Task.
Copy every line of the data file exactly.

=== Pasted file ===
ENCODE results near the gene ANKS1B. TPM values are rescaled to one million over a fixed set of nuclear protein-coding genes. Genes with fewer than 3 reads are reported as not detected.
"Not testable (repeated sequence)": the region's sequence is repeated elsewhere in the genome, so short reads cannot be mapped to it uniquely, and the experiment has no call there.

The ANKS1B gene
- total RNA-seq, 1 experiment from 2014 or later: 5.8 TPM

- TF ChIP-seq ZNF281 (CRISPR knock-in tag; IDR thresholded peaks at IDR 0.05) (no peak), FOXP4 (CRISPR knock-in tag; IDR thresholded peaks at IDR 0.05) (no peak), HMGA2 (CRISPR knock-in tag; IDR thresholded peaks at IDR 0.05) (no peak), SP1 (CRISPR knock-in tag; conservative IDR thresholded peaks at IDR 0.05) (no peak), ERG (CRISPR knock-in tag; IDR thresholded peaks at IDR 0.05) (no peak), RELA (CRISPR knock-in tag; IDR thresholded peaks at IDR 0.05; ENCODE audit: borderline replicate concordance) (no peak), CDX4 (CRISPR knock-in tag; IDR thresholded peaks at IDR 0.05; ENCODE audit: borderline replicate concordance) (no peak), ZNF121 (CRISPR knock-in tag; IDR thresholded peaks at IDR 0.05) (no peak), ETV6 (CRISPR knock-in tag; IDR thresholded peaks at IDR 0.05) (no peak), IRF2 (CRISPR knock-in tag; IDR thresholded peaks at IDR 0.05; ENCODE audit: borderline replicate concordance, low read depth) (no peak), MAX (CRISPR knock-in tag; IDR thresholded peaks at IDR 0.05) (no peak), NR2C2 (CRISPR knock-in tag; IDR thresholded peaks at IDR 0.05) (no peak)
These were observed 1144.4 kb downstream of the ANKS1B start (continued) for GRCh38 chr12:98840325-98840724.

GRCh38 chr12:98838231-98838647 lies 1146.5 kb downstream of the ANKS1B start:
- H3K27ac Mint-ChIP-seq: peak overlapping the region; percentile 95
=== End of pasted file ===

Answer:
ENCODE results near the gene ANKS1B. TPM values are rescaled to one million over a fixed set of nuclear protein-coding genes. Genes with fewer than 3 reads are reported as not detected.
"Not testable (repeated sequence)": the region's sequence is repeated elsewhere in the genome, so short reads cannot be mapped to it uniquely, and the experiment has no call there.

The ANKS1B gene
- total RNA-seq, 1 experiment from 2014 or later: 5.8 TPM

- TF ChIP-seq ZNF281 (CRISPR knock-in tag; IDR thresholded peaks at IDR 0.05) (no peak), FOXP4 (CRISPR knock-in tag; IDR thresholded peaks at IDR 0.05) (no peak), HMGA2 (CRISPR knock-in tag; IDR thresholded peaks at IDR 0.05) (no peak), SP1 (CRISPR knock-in tag; conservative IDR thresholded peaks at IDR 0.05) (no peak), ERG (CRISPR knock-in tag; IDR thresholded peaks at IDR 0.05) (no peak), RELA (CRISPR knock-in tag; IDR thresholded peaks at IDR 0.05; ENCODE audit: borderline replicate concordance) (no peak), CDX4 (CRISPR knock-in tag; IDR thresholded peaks at IDR 0.05; ENCODE audit: borderline replicate concordance) (no peak), ZNF121 (CRISPR knock-in tag; IDR thresholded peaks at IDR 0.05) (no peak), ETV6 (CRISPR knock-in tag; IDR thresholded peaks at IDR 0.05) (no peak), IRF2 (CRISPR knock-in tag; IDR thresholded peaks at IDR 0.05; ENCODE audit: borderline replicate concordance, low read depth) (no peak), MAX (CRISPR knock-in tag; IDR thresholded peaks at IDR 0.05) (no peak), NR2C2 (CRISPR knock-in tag; IDR thresholded peaks at IDR 0.05) (no peak)
These were observed 1144.4 kb downstream of the ANKS1B start (continued) for GRCh38 chr12:98840325-98840724.

GRCh38 chr12:98838231-98838647 lies 1146.5 kb downstream of the ANKS1B start:
- H3K27ac Mint-ChIP-seq: peak overlapping the region; percentile 95